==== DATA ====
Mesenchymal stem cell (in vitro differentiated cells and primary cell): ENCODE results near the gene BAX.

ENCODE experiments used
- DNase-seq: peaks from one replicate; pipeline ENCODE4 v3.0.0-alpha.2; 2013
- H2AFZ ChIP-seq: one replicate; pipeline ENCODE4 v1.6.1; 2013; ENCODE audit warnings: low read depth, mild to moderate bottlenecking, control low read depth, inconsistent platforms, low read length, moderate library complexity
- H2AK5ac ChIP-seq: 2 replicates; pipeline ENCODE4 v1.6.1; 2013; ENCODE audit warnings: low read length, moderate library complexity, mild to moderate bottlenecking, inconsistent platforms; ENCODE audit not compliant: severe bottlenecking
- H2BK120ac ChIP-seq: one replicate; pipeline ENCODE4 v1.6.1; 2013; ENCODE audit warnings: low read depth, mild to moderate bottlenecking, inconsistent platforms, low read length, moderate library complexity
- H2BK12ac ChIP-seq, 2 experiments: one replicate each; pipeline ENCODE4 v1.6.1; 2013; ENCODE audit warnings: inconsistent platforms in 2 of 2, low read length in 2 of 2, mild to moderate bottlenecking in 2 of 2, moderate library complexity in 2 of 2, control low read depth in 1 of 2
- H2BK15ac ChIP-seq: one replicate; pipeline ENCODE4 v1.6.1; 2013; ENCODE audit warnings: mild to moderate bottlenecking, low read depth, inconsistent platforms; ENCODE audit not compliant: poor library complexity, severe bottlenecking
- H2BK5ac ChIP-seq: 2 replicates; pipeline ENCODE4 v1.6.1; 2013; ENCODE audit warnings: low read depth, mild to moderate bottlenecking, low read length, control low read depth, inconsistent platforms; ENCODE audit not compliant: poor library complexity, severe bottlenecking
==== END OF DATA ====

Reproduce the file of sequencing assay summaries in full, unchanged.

Mesenchymal stem cell (in vitro differentiated cells and primary cell): ENCODE results near the gene BAX.

ENCODE experiments used
- DNase-seq: peaks from one replicate; pipeline ENCODE4 v3.0.0-alpha.2; 2013
- H2AFZ ChIP-seq: one replicate; pipeline ENCODE4 v1.6.1; 2013; ENCODE audit warnings: low read depth, mild to moderate bottlenecking, control low read depth, inconsistent platforms, low read length, moderate library complexity
- H2AK5ac ChIP-seq: 2 replicates; pipeline ENCODE4 v1.6.1; 2013; ENCODE audit warnings: low read length, moderate library complexity, mild to moderate bottlenecking, inconsistent platforms; ENCODE audit not compliant: severe bottlenecking
- H2BK120ac ChIP-seq: one replicate; pipeline ENCODE4 v1.6.1; 2013; ENCODE audit warnings: low read depth, mild to moderate bottlenecking, inconsistent platforms, low read length, moderate library complexity
- H2BK12ac ChIP-seq, 2 experiments: one replicate each; pipeline ENCODE4 v1.6.1; 2013; ENCODE audit warnings: inconsistent platforms in 2 of 2, low read length in 2 of 2, mild to moderate bottlenecking in 2 of 2, moderate library complexity in 2 of 2, control low read depth in 1 of 2
- H2BK15ac ChIP-seq: one replicate; pipeline ENCODE4 v1.6.1; 2013; ENCODE audit warnings: mild to moderate bottlenecking, low read depth, inconsistent platforms; ENCODE audit not compliant: poor library complexity, severe bottlenecking
- H2BK5ac ChIP-seq: 2 replicates; pipeline ENCODE4 v1.6.1; 2013; ENCODE audit warnings: low read depth, mild to moderate bottlenecking, low read length, control low read depth, inconsistent platforms; ENCODE audit not compliant: poor library complexity, severe bottlenecking